people on Maryland's death row. Though legislators failed to act, the
governor can halt executions until review is done.
Governor Parris N. Glendening was the one who initiated the death penalty
study and he's the one who signs off on all executions. The governor has
acknowledged the possibility that racial bias may be the reason
African-Americans are over represented on death row. There are other problems
as well; one of the four men who face possible execution this year was
allowed to defend himself at trial. Another had a lawyer who did not
sufficiently raise questions about his mental stability -- a mitigating
factor that could have kept him off death row.
Kirk Bloodsworth was twice convicted of capital murder in Maryland courts
before a DNA test showed he could not have been guilty. Eugene Colvinel came
within a week of execution last year, even though no physical evidence
connected him with the murder for which he was convicted. The governor
intervened to spare his life after the courts failed to do so.
Supreme Court Justice Ruth Bader Ginsburg said she supports a proposed state
moratorium on the death penalty. She cited that one reason for her support is
that she has found that accused murderers with good lawyers do not get the
death penalty. Ms. Ginsburg also criticized the amount of money spent to
defend indigent defendants.
Ms. Ginsburg said in a lecture that she has yet to see a death case among the
dozens coming to the Supreme Court on eve-of-execution stay applications in
which the defendant was well represented at trial.
A few days after the state's legislature failed to vote on the moratorium,
the Maryland Court of Appeals put a temporary halt on executions. With four
executions possibly scheduled for this summer, the court declined to expedite
an appeal by one of the death row inmates, who argues that a recent Supreme
Court opinion renders the Maryland death penalty unconstitutional. By
refusing to speed the matter along, the court most likely ensured that oral
arguments will not take place until the fall. The decision indefinitely
postponed at least two executions that could have been scheduled this summer.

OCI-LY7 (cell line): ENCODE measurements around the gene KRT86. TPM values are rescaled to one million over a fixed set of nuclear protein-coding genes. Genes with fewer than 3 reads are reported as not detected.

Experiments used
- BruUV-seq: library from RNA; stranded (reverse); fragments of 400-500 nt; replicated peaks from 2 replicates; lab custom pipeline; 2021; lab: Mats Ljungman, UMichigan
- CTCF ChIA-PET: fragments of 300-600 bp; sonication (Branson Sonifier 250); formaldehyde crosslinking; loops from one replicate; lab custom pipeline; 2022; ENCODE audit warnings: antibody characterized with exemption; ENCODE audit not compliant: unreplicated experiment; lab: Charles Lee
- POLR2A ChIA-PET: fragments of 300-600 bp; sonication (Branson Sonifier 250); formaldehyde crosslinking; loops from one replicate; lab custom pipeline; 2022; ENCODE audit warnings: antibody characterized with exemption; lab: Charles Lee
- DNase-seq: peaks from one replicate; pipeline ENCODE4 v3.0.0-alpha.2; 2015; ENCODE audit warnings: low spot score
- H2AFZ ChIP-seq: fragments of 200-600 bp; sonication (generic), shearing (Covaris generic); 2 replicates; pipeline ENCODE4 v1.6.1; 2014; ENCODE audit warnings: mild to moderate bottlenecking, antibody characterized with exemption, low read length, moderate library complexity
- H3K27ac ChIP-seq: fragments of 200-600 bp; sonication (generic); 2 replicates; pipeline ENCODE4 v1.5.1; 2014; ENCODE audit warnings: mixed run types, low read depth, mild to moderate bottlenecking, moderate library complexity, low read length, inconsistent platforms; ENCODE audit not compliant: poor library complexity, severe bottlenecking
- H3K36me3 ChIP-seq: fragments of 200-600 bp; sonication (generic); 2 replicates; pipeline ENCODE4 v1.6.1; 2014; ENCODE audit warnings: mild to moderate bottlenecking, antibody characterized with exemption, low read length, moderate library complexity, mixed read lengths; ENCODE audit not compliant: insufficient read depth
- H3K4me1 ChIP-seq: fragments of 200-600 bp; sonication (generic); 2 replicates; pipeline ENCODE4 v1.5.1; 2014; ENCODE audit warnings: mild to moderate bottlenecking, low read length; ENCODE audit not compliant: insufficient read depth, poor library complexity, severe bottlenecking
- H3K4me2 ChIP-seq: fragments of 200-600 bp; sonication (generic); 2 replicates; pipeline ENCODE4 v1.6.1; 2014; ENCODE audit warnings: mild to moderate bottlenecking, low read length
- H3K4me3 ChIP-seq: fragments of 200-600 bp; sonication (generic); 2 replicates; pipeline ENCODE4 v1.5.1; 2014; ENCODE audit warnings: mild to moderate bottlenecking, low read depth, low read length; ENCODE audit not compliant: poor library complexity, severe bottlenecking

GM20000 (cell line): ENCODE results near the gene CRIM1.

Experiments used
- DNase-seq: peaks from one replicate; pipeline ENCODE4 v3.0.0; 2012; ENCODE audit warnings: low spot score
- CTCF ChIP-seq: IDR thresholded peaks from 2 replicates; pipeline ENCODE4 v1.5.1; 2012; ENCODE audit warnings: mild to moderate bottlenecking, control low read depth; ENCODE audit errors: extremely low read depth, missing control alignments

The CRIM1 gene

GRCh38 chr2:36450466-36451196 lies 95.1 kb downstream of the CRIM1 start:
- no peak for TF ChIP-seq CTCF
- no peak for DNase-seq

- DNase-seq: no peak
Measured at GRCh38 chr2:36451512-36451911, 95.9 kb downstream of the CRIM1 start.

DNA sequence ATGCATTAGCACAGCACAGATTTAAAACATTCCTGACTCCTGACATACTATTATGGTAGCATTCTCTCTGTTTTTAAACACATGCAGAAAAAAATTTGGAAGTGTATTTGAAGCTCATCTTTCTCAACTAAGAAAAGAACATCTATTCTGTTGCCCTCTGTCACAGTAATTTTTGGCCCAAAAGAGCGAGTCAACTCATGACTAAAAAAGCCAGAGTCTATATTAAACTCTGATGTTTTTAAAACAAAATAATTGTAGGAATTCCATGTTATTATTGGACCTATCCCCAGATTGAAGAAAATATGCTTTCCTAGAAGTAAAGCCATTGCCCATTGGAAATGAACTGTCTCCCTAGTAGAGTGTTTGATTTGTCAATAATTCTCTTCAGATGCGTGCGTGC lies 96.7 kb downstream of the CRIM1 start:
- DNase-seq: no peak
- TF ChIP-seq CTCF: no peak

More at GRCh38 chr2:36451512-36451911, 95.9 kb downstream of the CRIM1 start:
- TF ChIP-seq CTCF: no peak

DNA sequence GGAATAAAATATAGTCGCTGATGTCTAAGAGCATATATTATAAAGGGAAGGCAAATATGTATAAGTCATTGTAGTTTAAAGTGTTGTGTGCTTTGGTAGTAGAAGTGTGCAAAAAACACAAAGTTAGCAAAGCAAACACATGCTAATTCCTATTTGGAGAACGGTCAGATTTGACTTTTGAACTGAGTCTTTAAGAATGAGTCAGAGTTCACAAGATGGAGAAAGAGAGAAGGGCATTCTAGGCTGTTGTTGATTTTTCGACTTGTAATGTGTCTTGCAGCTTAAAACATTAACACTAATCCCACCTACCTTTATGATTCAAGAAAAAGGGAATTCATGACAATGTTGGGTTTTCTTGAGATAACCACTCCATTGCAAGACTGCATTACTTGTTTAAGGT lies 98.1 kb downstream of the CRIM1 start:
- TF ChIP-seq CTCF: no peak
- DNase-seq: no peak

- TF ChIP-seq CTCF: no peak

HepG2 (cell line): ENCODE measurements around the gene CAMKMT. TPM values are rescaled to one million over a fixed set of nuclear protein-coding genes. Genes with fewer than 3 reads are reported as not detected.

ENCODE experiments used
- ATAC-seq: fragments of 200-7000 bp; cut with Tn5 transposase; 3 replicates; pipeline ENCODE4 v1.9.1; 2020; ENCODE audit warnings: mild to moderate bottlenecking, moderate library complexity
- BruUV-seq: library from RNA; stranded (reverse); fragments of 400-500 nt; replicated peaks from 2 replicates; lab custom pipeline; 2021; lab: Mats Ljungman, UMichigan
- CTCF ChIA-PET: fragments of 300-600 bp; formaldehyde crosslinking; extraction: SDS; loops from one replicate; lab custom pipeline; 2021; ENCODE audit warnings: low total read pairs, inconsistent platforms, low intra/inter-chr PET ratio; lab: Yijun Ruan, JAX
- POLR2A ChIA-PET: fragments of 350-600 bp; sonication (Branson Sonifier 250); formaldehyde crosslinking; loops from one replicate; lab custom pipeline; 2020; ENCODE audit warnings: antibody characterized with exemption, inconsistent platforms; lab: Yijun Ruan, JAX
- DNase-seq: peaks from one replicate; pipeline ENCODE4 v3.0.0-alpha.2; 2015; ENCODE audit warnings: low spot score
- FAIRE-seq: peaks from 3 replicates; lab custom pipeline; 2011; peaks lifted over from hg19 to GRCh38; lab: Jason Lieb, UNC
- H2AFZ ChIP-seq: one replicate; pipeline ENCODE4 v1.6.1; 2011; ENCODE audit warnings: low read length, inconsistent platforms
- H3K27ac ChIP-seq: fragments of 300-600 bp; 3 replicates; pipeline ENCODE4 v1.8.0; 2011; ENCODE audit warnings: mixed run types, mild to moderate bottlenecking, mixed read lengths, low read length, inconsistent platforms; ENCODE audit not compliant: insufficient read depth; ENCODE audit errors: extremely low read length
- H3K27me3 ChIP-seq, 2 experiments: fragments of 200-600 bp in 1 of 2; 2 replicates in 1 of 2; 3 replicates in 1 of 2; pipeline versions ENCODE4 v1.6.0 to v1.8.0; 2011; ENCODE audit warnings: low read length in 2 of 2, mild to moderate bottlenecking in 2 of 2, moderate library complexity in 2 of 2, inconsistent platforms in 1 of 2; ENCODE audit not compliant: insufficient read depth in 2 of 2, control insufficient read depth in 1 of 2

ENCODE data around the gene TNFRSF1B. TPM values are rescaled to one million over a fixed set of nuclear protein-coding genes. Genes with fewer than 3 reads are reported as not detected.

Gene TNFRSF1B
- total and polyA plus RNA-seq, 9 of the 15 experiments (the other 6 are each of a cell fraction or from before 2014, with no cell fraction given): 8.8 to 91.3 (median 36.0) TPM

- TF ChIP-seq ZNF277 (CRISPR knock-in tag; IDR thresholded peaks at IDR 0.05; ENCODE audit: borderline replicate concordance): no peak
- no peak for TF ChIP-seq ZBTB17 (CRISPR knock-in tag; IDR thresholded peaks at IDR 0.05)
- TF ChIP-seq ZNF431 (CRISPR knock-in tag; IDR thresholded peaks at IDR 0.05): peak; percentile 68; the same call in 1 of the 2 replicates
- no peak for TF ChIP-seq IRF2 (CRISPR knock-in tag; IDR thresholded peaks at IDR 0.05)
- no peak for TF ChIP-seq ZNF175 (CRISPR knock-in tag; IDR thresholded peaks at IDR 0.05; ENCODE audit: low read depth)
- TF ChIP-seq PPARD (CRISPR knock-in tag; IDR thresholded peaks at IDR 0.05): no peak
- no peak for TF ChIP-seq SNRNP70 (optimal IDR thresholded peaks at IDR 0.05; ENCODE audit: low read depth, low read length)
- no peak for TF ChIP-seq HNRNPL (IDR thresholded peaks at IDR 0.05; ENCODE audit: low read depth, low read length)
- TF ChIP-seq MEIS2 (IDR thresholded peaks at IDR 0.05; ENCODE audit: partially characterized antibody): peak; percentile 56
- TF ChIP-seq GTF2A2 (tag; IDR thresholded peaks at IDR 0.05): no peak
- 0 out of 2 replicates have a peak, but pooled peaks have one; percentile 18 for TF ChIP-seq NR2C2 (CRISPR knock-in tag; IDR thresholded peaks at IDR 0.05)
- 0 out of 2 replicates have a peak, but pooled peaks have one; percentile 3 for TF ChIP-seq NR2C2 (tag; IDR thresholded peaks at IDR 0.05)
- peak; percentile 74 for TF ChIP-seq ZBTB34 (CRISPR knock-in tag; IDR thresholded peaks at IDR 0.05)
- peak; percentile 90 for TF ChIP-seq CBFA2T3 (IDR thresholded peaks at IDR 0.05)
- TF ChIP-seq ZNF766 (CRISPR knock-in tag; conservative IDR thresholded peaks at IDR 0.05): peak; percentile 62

Sources: The Associated Press, Washington Post, Baltimore Sun
by Richard Alevizos, J:D Staff
Michael Graham, who spent fourteen years of his life in a prison cell on
death row due to the vagaries of a justice system gone wrong, had his chance
to speak out against the very system that wrongfully incarcerated him. In a
hearing before the Senate Judiciary Committee that focused on a provision of
the Innocence Protection Act that would impose mandatory standards for
lawyers appointed to capital cases and withhold federal prison funds from
states that fail to meet those standards, Michael Graham and others testified.
Mr. Graham, a Roanoke roofer, who spent those years on death row before he
was released last year, testified in favor of sweeping reforms meant to
safeguard innocent people from being wrongfully executed.
Wrongful execution has already been committed and now as ever needs to stop.
Mr. Graham testified that "During my 14 wasted years on death row, I always
hoped that the nightmare would count for something, that's why I am here
Mr. Graham, convicted for the 1986 slayings of an elderly couple in
Louisiana and later exonerated, let the Committee know that his lawyers had
little criminal trial experience and one in particular had only recently
graduated from law school. Hardly the lawyers to have represent you in a
capital punishment case for starters and hardly the punishment to be meted
out in a country which claims to have no human or civil rights abuses
occurring within its own borders.
It is just lucky for Mr. Graham that last December some attorneys working for
free took up his case and proved beyond the shadow of a doubt that key
witnesses had lied and that the prosecutor had deliberately withheld
evidence. After the case was dismissed against him, Mr. Graham wasn't even
given enough money to catch a bus back to his hometown. Hardly the